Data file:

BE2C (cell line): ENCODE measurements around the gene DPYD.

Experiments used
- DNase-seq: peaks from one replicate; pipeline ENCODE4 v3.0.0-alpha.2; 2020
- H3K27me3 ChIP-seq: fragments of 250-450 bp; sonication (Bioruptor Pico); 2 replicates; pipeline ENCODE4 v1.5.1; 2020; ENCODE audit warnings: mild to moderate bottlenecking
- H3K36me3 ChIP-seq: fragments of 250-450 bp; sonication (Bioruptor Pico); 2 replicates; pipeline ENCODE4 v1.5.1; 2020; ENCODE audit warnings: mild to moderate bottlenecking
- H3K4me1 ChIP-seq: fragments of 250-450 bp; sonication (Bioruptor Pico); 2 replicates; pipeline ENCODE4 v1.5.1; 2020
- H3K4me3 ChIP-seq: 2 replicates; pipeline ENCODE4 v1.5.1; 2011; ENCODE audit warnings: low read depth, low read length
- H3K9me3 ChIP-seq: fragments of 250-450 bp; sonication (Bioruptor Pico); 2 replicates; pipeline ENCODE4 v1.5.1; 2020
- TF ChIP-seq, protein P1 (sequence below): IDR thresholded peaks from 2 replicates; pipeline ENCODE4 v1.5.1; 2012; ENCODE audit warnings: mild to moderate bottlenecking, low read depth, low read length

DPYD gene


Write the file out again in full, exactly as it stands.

BE2C (cell line): ENCODE measurements around the gene DPYD.

Experiments used
- DNase-seq: peaks from one replicate; pipeline ENCODE4 v3.0.0-alpha.2; 2020
- H3K27me3 ChIP-seq: fragments of 250-450 bp; sonication (Bioruptor Pico); 2 replicates; pipeline ENCODE4 v1.5.1; 2020; ENCODE audit warnings: mild to moderate bottlenecking
- H3K36me3 ChIP-seq: fragments of 250-450 bp; sonication (Bioruptor Pico); 2 replicates; pipeline ENCODE4 v1.5.1; 2020; ENCODE audit warnings: mild to moderate bottlenecking
- H3K4me1 ChIP-seq: fragments of 250-450 bp; sonication (Bioruptor Pico); 2 replicates; pipeline ENCODE4 v1.5.1; 2020
- H3K4me3 ChIP-seq: 2 replicates; pipeline ENCODE4 v1.5.1; 2011; ENCODE audit warnings: low read depth, low read length
- H3K9me3 ChIP-seq: fragments of 250-450 bp; sonication (Bioruptor Pico); 2 replicates; pipeline ENCODE4 v1.5.1; 2020
- TF ChIP-seq, protein P1 (sequence below): IDR thresholded peaks from 2 replicates; pipeline ENCODE4 v1.5.1; 2012; ENCODE audit warnings: mild to moderate bottlenecking, low read depth, low read length

DPYD gene